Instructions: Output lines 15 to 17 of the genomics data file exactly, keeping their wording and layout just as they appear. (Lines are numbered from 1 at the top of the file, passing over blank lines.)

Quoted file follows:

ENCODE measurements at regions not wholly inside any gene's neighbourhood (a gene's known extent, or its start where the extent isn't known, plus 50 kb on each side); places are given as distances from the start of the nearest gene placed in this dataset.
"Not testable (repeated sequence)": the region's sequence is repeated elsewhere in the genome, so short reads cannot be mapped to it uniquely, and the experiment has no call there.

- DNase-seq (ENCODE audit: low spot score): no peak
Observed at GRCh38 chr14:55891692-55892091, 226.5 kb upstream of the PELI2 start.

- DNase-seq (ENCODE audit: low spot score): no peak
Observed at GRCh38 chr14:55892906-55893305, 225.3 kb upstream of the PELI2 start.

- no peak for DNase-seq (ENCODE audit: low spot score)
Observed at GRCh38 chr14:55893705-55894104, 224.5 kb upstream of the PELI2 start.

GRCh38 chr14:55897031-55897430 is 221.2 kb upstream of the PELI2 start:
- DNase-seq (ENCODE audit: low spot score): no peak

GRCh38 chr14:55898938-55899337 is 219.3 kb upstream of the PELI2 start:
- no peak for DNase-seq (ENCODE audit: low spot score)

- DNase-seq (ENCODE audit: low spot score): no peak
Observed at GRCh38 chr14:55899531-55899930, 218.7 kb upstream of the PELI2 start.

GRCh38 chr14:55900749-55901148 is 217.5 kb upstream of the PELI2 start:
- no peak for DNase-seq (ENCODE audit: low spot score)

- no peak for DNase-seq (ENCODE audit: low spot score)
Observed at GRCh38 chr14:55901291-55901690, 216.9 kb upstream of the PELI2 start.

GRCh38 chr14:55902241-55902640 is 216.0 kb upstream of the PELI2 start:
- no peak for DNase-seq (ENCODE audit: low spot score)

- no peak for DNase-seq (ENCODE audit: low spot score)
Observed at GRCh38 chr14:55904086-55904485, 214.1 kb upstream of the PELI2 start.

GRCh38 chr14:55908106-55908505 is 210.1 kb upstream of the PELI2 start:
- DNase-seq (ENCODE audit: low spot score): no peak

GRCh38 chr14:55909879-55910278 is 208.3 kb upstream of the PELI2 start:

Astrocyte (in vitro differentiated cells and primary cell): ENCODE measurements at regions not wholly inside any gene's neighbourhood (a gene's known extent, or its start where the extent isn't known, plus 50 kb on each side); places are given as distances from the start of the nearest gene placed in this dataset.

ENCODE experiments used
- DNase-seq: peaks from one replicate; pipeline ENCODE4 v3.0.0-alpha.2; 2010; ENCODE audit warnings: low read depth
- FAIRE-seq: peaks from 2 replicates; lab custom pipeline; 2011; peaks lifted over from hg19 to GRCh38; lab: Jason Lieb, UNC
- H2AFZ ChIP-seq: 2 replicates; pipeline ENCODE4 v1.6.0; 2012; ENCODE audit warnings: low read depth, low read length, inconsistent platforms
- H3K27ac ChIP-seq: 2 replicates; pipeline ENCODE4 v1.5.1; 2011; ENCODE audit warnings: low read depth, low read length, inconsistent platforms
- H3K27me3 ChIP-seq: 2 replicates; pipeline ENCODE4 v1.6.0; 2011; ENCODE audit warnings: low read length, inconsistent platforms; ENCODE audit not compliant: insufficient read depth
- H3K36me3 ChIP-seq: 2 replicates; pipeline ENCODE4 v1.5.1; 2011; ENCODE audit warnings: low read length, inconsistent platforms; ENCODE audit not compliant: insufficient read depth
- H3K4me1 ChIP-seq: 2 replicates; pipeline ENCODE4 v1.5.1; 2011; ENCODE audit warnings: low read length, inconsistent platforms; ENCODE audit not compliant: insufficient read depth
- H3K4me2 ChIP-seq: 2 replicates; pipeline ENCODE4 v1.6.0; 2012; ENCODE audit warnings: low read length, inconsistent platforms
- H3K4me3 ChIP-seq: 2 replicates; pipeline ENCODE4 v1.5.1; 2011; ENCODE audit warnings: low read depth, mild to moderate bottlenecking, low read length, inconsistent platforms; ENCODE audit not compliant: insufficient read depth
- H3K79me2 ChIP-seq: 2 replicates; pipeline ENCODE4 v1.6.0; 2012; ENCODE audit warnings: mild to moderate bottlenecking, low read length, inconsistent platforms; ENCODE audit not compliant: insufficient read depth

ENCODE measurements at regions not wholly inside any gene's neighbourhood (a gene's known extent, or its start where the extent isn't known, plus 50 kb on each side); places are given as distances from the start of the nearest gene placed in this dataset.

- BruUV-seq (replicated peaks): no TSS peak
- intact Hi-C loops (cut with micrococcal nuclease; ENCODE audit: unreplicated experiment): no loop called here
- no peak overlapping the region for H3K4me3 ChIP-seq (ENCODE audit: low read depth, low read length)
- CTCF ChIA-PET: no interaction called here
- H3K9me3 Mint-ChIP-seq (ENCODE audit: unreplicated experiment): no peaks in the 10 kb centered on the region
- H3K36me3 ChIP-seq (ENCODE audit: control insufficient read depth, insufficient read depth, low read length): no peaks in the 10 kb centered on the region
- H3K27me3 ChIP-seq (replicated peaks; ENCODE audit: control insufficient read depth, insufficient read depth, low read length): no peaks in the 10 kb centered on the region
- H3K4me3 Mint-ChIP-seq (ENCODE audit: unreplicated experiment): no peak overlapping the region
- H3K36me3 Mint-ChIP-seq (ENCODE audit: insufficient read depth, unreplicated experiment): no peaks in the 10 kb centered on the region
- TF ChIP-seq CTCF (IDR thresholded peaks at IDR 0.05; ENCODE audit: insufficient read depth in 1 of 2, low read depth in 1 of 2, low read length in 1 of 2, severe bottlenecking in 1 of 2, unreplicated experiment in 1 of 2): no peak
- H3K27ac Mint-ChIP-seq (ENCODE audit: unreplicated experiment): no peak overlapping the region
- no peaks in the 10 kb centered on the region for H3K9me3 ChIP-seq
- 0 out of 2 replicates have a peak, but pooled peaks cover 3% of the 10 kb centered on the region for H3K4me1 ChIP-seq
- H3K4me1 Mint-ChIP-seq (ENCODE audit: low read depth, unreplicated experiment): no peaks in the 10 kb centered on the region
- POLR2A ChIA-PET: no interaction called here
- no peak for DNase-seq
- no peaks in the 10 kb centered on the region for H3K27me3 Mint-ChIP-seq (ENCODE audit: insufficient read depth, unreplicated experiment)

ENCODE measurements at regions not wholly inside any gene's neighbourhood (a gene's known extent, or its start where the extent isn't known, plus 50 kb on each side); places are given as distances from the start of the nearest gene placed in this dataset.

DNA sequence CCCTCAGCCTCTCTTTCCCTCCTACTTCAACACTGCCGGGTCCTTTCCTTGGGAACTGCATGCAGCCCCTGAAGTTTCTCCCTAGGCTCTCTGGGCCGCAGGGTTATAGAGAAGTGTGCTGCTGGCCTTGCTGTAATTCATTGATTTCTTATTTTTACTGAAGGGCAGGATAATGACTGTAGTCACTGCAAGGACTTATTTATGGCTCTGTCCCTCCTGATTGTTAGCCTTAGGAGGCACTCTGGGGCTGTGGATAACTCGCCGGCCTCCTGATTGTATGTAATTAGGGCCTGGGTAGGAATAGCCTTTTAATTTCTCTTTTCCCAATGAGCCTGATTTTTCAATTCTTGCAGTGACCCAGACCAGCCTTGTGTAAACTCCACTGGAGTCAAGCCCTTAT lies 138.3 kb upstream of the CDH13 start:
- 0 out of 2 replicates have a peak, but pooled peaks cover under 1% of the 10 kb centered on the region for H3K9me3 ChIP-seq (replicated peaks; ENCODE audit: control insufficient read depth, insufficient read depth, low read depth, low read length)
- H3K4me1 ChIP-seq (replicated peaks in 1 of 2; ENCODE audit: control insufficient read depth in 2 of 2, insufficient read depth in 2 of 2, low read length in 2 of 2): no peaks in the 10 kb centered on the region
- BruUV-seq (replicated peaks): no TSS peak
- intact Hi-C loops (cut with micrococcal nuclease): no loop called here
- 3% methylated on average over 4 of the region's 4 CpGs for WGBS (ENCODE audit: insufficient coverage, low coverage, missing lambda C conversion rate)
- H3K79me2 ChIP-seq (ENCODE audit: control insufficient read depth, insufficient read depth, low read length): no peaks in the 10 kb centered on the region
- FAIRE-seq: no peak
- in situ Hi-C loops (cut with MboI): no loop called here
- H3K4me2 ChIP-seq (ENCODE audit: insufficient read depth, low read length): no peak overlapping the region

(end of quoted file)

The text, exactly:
GRCh38 chr14:55900749-55901148 is 217.5 kb upstream of the PELI2 start:
- no peak for DNase-seq (ENCODE audit: low spot score)

- no peak for DNase-seq (ENCODE audit: low spot score)